Remember my post about Dane's bike being stolen? Well, I hate to say it, but a kid broke into our garage just 2 weeks ago and rode off with the replacement bike we'd purchased that week for Dane. A man in the parking lot saw it happen, called the sheriff, and within minutes a sheriff was at my door asking me down to my garage to file a report. (Good news: I told one of my favorite little 4th grade boys about it and he was on the lookout for it. Two days later, he found it on the lawn across from the library, banged up but fixable. He is NOT a suspect. AT ALL.)

A local pastor was recently picked up at 3 a.m. wandering around drunk, with a crack pipe in his jacket. To his church's credit, they held day-long and night-long vigils in the community (I could hear them from my balcony), focusing on the sickness of addiction, reminding each other to look out for each other: If it could happen to their pastor, it could happen to anybody.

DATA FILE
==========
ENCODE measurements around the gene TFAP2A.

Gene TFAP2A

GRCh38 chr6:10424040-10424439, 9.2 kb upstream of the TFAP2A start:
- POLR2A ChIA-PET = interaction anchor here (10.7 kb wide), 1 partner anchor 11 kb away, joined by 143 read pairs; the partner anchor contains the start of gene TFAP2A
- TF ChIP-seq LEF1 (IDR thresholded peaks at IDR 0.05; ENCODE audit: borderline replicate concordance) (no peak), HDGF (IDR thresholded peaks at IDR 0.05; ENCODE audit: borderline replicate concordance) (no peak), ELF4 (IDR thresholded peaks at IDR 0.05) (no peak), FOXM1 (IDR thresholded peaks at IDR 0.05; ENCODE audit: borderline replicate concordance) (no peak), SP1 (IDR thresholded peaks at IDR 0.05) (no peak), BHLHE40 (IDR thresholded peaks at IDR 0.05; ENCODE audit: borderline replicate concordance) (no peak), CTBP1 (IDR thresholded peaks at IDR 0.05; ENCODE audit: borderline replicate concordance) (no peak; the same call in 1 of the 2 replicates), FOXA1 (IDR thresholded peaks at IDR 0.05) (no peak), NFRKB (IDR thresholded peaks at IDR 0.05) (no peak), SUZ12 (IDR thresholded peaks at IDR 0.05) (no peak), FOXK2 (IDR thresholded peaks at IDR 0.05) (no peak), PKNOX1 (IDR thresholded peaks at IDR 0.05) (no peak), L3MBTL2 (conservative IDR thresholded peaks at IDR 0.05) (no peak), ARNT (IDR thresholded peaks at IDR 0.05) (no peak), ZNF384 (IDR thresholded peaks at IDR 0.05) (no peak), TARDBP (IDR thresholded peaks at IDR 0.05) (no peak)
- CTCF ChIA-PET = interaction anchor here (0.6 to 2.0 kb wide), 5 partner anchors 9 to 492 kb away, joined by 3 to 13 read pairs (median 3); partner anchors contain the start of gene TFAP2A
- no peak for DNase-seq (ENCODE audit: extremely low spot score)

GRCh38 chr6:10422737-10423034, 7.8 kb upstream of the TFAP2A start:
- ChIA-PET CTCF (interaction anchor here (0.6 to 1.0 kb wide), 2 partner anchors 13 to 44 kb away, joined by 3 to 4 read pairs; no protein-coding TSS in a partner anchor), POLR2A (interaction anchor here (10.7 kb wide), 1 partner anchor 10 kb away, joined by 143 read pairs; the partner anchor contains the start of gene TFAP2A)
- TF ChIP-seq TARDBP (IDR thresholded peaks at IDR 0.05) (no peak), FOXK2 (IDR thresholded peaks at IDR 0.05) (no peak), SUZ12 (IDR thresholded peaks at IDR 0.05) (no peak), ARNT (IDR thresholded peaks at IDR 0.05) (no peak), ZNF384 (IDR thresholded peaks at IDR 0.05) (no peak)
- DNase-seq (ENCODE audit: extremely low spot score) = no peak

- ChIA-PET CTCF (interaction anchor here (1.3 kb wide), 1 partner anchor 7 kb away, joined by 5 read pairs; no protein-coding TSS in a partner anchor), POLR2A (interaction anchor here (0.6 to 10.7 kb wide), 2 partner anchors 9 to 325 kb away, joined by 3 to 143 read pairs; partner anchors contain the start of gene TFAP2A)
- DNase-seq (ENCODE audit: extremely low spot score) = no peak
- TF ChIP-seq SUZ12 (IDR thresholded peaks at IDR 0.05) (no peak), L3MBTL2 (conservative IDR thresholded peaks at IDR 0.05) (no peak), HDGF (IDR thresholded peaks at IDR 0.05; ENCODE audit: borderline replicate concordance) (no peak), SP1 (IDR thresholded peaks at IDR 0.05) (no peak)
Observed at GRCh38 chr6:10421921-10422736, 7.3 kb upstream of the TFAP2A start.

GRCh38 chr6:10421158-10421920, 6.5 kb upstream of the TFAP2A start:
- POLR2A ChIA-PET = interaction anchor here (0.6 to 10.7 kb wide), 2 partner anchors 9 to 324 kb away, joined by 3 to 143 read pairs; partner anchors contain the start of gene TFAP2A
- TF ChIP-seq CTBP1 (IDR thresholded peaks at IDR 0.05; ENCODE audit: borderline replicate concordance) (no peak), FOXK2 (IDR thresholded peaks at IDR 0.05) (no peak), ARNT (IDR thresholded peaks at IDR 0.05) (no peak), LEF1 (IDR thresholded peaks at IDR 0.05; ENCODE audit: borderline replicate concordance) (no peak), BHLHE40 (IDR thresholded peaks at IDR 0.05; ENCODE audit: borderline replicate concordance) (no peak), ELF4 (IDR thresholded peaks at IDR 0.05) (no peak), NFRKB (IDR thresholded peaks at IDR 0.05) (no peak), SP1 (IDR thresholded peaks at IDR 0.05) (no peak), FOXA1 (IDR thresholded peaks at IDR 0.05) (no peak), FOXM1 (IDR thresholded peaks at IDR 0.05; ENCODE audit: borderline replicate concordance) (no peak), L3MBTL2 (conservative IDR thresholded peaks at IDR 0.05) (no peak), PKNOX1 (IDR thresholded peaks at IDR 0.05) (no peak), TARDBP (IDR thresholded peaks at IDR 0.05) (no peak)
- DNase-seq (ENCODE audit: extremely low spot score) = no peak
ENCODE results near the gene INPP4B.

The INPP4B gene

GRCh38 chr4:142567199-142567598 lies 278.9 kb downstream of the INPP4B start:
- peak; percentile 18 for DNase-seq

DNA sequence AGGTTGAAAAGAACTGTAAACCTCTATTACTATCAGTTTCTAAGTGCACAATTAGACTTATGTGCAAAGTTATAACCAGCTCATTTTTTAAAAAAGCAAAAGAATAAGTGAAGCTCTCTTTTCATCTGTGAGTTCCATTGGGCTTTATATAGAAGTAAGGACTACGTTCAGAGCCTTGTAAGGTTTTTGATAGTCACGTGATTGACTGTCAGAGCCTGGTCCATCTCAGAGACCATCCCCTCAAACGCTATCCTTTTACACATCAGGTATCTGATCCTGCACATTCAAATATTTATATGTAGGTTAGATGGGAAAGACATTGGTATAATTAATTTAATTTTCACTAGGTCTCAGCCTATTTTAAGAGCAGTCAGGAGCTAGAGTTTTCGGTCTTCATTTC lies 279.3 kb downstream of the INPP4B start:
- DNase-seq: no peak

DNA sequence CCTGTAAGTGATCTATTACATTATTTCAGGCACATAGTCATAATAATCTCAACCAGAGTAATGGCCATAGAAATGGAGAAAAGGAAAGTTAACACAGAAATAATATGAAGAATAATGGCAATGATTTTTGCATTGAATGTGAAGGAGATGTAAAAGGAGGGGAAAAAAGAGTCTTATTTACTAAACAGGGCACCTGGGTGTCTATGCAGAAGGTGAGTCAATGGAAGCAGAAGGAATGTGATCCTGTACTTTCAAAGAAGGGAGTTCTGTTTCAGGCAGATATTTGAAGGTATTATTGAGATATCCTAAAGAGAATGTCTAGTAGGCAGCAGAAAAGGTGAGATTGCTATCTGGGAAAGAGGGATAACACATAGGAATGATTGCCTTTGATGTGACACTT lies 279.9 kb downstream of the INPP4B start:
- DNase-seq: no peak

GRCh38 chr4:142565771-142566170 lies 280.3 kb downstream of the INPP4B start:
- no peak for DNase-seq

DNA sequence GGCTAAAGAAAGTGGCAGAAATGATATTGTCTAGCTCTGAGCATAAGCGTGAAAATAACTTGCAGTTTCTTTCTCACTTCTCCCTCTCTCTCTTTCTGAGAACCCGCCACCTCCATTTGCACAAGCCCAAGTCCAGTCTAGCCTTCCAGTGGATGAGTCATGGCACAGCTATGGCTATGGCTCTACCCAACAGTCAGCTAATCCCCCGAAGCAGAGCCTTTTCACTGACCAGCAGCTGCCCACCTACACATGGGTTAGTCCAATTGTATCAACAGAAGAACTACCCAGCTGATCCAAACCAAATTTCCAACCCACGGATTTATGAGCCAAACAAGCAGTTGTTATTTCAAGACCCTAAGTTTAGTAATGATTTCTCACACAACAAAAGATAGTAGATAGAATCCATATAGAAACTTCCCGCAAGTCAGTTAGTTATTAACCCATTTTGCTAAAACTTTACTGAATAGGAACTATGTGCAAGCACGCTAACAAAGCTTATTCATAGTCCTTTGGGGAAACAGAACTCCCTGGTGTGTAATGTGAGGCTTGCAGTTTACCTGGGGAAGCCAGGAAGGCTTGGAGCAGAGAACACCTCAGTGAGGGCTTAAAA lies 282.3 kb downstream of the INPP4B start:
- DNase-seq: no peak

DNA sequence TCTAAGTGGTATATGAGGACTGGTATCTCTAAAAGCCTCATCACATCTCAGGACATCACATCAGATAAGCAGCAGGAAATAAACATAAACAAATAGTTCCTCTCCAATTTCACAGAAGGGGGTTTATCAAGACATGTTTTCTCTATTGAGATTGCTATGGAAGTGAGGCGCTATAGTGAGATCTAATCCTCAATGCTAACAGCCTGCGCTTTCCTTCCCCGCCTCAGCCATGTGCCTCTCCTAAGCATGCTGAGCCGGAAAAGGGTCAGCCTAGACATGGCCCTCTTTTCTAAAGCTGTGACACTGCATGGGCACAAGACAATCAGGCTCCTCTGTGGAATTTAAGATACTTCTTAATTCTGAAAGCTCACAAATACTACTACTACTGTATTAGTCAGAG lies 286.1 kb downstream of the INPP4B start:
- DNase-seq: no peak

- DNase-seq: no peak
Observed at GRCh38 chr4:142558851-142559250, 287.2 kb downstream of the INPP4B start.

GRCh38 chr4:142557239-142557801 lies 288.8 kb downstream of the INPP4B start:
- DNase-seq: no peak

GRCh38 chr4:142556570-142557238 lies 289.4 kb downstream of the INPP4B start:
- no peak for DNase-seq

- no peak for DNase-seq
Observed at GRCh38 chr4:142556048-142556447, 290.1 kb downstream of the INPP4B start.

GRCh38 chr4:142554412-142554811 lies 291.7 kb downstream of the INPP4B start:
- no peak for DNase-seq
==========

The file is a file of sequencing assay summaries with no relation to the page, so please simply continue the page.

Marin City needs help.

There's more evidence that would make you sick to your stomach, but I'll just include this final piece.

This ugly, evil event seems, unfortunately, to represent the risk of living here. It fits with the reputation Marin City residents have tried valiantly to overcome, but, honestly, haven't.

In spite of all the love and kindness and goodness found in the rest of my neighbors and our friends at Dane's school, such an assault weighs heavily on me. In spite of the huge list of reasons I could give for living here, I question my standards of safety, and try to assess my ability to keep us all safe here for one more year. There's an ominous, scary tone to such a statement; I can only hope that by articulating it, I can come up with a good solution.

Of course, it all begs the bigger question: What needs to be done to make it safe here? What needs to be done that's not already being done? And can it be done while my family's here?

FYI: Marin City is a very small place -- it feels smaller than most amusement parks. This beating took place just two blocks over from our apartment.



From the San Francisco Chronicle:

Diana Walsh and Marisa Lagos, Chronicle Staff Writer
Monday, June 18, 2007

(06-18) 12:33 PDT MARIN CITY -- A 13-year-old Marin City boy remains in the hospital with serious head injuries after he was beaten with a baseball bat, allegedly by another 13-year-old who now faces an attempted murder charge, authorities said today.